When you can go into short sale?
Usually short sale is acceptable when the homeowner realizes that he can no longer afford mortgage payments. Instead of waiting for the bank to foreclose, the homeowner initiates the short sale process by submitting an application to the lender.
There are two critical factors that the lender will consider when deciding whether to approve a short sale:
- The real estate has to be worth less than what the owner owes on it. The lender will want to review recent sales of comparable properties to make sure of this.
- The seller must be able to prove financial hardship. The lender may ask to show that owner doesn’t have the income or assets to pay back the rest of the outstanding
What Are the Benefits of a Short Sale?
A short sale is more beneficial and less damaging to seller as it gives possibility to avoid the negative impact of a foreclosure. In general, after a foreclosure sellers are required to wait seven years before obtaining another mortgage loan, while a short sale may cause you to wait two years. Also short sale releases you from the mortgage obligations on the property.
A short sale also beneficial to buyer, as it helps to buy at bargain price valuable real estate.
As seller pays off only part of the debt, the lender takes a financial loss, however it is less damaging as it could be after foreclosure.
What are the risks of a Short Sale?
Common issues in short sale transactions:
- A seller may be required to sign a promissory note for the amount of any deficiency or the lender may not “forgive” the deficiency and pursue the seller for that amount at a later date. In either case, the seller still owes the money, but the lender’s security interest in the property is simply released so the property can be sold.
- If there are multiple lenders or lien holders (such as a 2nd or 3rd position lenders) the holders of the subordinate liens may seek a deficiency judgment against the seller.
- Any forgiven debt may be considered taxable income for Federal Income purposes.
- A sale made to avoid foreclosure could be considered a “Fraudulent Conveyance” if not made for a reasonable price.
- Some mortgage contracts contain a “due on sale” clause. This is particularly important when there is “cross collateralization.” A delinquency on, or a sale of, one property owned by a borrower can trigger a due on sale clause on another property
Lender Approval Process
When a lender approves a short sale and receives a “short payoff,” that approval is often conditioned on certain requirements and the seller may be required to sign affidavits or other documents verifying these requirements are met.
Some common conditions include the following:
- The seller cannot receive any proceeds from the sale including a sales commission, a negotiator’s fee, or any sum that is not disclosed to the lender.
- The sale does not involve a “flip” transaction. Thus, it is important that brokers disclose all terms of the transaction.
- The property is marketed at a fair price. Short sale properties may not be listed for an amount greater than the fair market value to discourage buyers from presenting an offer or for far less than their fair market value to convince the lender that the property will not sell for a higher amount. A broker owes a duty to deal honestly and in good faith with all parties to a transaction. In addition, a broker may not knowingly commit, or be a party to, any material fraud, misrepresentation, trick, or scheme, whereby any other person lawfully relies upon the word, representation or conduct of the broker. Brokers that deceive or aid in the deception of a lender are subject to enforcement action.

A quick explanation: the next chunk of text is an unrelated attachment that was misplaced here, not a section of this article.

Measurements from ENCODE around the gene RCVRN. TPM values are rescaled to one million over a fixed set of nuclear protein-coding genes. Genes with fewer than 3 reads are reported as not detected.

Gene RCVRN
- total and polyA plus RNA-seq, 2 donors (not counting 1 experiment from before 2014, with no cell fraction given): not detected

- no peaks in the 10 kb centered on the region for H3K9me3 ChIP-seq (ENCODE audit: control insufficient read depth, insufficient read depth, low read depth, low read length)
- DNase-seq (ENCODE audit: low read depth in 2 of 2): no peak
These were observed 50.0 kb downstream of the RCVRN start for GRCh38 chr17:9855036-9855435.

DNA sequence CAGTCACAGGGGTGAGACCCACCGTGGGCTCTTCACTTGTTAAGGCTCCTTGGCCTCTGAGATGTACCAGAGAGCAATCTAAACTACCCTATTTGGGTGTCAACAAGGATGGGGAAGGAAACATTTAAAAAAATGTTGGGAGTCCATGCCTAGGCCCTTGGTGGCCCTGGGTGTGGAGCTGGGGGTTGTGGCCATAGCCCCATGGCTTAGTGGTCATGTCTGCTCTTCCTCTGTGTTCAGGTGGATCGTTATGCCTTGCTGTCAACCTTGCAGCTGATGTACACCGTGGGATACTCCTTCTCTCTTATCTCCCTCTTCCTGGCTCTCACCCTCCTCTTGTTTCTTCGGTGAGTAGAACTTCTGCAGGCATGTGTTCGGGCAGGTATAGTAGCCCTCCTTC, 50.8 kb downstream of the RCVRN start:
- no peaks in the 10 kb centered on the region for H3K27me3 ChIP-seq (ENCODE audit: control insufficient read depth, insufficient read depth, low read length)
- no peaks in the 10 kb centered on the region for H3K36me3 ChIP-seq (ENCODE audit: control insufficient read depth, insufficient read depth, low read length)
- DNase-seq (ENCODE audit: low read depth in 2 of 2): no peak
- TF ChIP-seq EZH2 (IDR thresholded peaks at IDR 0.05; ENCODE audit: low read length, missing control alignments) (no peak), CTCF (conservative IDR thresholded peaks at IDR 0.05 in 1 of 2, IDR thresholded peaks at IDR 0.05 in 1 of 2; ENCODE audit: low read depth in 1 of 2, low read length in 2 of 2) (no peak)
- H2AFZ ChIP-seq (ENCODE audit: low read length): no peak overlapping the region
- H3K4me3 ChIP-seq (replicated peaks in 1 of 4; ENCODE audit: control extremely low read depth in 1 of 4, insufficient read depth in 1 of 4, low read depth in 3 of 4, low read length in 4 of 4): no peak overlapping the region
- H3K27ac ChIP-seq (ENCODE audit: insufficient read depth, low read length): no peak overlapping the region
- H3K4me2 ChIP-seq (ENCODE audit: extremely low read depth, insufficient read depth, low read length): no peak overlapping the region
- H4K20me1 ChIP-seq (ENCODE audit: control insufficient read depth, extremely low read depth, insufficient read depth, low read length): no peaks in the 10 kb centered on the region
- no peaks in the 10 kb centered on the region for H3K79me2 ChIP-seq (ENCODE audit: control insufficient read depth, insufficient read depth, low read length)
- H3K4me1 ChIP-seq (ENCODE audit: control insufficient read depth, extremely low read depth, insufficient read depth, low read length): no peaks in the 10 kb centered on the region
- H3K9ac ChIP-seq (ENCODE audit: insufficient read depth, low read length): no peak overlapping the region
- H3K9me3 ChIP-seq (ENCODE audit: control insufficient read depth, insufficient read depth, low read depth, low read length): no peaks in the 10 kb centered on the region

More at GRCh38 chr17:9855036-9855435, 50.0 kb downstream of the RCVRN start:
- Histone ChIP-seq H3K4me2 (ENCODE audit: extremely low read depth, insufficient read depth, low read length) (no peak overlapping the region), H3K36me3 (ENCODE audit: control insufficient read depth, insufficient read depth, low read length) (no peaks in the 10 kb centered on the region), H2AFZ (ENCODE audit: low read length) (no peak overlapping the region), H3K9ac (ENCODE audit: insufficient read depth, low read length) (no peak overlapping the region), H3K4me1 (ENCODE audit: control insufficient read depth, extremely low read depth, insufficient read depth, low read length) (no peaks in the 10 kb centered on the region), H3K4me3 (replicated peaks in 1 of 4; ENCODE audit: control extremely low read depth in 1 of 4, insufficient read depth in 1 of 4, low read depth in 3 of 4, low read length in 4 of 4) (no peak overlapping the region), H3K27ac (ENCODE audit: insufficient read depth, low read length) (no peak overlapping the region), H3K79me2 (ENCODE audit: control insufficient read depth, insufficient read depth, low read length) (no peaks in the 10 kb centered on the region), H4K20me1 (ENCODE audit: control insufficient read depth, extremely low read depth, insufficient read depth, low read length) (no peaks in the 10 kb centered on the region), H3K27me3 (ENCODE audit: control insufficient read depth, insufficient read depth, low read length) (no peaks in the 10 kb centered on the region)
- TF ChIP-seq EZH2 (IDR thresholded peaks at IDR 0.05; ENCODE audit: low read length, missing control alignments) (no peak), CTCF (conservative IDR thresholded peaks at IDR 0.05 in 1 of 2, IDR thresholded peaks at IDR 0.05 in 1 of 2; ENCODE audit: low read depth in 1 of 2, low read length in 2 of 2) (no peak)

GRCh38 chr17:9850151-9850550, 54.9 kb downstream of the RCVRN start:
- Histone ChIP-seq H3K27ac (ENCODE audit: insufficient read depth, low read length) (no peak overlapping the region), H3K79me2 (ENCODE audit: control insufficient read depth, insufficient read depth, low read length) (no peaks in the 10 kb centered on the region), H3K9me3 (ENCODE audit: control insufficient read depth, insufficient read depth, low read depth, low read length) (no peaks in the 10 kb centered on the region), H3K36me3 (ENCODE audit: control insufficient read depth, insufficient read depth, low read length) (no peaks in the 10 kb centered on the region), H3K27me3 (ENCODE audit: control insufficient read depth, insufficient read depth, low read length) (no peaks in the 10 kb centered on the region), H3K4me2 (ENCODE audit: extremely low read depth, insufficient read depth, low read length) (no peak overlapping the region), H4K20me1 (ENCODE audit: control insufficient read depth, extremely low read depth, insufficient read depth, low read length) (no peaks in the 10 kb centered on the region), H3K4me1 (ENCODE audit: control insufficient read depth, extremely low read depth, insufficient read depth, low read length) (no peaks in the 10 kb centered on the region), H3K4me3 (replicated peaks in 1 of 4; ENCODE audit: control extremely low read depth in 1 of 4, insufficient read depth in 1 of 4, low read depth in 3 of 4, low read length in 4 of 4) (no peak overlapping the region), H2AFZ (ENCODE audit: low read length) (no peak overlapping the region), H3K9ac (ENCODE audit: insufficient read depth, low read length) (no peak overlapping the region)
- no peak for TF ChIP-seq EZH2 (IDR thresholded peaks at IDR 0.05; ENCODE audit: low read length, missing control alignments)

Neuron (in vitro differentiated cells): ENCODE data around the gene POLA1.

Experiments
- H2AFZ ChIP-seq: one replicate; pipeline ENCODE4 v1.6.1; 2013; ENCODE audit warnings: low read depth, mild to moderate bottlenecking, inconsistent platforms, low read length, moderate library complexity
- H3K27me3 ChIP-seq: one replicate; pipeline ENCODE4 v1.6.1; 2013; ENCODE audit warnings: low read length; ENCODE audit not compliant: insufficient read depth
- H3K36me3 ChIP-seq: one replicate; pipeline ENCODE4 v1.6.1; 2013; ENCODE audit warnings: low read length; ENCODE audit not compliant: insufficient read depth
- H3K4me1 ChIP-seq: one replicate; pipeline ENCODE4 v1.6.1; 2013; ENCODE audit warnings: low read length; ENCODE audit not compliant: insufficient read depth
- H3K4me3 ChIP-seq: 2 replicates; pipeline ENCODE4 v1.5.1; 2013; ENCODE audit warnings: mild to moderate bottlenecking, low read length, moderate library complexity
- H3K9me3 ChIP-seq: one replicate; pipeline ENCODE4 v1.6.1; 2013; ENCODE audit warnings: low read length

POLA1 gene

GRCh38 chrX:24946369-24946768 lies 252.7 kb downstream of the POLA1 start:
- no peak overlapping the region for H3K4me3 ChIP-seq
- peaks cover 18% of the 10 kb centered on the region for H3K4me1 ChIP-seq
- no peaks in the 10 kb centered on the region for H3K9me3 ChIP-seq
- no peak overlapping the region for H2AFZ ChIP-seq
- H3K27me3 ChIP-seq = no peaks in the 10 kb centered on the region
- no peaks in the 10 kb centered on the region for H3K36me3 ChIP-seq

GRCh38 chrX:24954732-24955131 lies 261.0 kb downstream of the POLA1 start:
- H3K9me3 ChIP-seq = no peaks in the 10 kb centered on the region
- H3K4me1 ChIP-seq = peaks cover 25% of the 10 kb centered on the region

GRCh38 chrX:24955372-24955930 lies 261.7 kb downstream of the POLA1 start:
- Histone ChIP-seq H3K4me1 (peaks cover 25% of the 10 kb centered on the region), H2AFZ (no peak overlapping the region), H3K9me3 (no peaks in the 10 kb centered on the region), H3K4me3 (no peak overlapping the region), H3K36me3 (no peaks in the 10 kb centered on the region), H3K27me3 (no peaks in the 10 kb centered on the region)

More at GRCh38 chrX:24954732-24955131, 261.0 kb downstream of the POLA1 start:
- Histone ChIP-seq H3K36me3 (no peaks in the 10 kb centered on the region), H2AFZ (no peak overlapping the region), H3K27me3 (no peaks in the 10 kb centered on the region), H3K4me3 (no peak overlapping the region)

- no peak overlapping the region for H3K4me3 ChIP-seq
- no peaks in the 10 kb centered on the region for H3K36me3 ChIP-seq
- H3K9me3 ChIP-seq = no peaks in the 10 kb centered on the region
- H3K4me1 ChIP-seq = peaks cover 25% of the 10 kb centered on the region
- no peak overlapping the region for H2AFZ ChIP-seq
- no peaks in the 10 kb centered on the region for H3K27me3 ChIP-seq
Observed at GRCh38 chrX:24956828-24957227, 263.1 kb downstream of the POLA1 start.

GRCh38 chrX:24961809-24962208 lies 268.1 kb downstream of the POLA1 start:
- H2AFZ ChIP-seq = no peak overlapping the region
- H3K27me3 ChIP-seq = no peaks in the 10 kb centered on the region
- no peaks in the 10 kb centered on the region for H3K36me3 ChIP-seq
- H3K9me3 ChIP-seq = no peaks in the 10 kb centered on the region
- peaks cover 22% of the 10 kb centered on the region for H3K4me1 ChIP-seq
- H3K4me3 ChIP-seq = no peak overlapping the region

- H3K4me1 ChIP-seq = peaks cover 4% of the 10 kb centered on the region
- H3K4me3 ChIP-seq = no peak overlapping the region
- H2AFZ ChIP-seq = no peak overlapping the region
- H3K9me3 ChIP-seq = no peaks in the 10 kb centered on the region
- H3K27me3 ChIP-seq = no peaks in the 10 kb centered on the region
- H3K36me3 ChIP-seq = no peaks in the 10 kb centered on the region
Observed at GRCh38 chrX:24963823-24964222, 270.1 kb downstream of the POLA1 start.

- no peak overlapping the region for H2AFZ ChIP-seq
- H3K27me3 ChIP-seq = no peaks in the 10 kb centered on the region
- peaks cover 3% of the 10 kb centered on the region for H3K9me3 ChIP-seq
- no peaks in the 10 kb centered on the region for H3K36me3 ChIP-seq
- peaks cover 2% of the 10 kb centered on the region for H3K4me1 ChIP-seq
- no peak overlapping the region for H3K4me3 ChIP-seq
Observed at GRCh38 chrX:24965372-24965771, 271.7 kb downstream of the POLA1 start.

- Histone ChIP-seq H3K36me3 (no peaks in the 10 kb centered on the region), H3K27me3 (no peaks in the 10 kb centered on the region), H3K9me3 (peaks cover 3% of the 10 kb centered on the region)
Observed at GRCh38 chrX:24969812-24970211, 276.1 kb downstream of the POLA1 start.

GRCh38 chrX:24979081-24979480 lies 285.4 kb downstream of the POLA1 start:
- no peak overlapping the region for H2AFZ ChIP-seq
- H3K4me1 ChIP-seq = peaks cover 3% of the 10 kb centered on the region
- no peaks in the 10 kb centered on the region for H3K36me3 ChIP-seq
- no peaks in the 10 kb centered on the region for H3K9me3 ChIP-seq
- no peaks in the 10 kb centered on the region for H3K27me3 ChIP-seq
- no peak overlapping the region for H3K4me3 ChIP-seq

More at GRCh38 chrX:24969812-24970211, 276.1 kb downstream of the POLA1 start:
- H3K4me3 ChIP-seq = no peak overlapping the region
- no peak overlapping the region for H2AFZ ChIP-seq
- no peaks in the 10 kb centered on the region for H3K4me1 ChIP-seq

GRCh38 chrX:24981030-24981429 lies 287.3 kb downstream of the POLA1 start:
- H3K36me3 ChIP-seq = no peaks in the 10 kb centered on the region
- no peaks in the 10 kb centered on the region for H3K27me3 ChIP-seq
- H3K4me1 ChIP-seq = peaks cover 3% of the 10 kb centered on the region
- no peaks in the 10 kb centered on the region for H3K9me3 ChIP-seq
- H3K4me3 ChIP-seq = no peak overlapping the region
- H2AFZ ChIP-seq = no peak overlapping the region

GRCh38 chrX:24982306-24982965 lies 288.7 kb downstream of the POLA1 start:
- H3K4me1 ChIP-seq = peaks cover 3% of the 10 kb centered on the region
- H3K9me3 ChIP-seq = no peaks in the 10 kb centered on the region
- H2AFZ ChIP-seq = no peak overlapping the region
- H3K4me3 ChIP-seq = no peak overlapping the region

What we offer?
We offer legal support that covers all phases of short sale, in particular negotiations between the parties, drafting and proofreading of all short sale documents, resolving any pre-closing issues, client’s representation at closing.
Options Other Than Short Sale
A short sale may not be your best course of action. Consider all your options before making a decision.
- Reinstatement: Paying the total amount owed by a specific date in exchange for the lender agreeing not to foreclose.
- Forbearance: An agreement to reduce or suspend payments for a short period of time.
- Repayment Plan: An agreement to resume making monthly payments with a portion of the past due payments each month until they are caught up.
- Claim Advance/Partial Claim: If the loan is insured, a homeowner may qualify for an interest-free loan from the mortgage guarantor to bring the account current.
- The lender may agree to change the terms of the original loan to make the payments more affordable. For example, missed payments can be added to the existing loan balance, the interest rate may be modified or the loan term extended. Lenders may use government program modifications or may use their own criteria. Loan modifications may be temporary or permanent. Loan modification resources include:
Please note the information provided does not, and is not intended to, constitute legal advice. Instead, the information is for general informational purposes only.